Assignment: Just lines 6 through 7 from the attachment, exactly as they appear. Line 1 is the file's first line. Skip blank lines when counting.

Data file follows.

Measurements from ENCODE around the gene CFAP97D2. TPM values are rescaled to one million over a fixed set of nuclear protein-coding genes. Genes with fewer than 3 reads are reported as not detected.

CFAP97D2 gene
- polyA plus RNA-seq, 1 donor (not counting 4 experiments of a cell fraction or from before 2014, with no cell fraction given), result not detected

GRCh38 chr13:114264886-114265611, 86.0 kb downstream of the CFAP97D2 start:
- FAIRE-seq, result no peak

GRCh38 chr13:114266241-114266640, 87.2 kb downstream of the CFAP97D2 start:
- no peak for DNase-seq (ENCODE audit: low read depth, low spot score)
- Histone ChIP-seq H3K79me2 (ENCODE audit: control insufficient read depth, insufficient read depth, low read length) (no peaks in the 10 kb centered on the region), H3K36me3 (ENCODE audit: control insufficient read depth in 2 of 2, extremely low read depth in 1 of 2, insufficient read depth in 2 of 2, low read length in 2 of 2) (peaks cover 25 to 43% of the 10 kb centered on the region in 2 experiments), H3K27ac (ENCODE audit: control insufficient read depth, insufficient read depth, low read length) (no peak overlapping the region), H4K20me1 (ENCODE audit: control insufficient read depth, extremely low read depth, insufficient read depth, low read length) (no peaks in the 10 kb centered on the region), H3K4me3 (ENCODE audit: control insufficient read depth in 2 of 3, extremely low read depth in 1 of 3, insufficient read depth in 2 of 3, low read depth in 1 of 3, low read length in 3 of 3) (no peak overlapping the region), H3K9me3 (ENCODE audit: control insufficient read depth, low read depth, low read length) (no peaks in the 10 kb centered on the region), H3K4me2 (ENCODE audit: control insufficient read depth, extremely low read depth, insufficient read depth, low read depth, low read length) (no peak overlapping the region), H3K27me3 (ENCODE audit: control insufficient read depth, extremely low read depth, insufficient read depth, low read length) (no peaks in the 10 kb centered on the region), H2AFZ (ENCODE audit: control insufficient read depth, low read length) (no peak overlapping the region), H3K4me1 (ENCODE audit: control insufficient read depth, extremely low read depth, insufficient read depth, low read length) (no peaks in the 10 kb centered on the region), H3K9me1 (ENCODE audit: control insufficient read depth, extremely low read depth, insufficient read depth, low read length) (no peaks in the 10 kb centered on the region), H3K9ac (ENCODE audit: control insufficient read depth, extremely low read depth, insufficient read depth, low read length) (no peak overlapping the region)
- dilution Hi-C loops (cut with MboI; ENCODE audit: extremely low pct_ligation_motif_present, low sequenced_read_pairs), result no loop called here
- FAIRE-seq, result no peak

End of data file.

GRCh38 chr13:114266241-114266640, 87.2 kb downstream of the CFAP97D2 start:
- no peak for DNase-seq (ENCODE audit: low read depth, low spot score)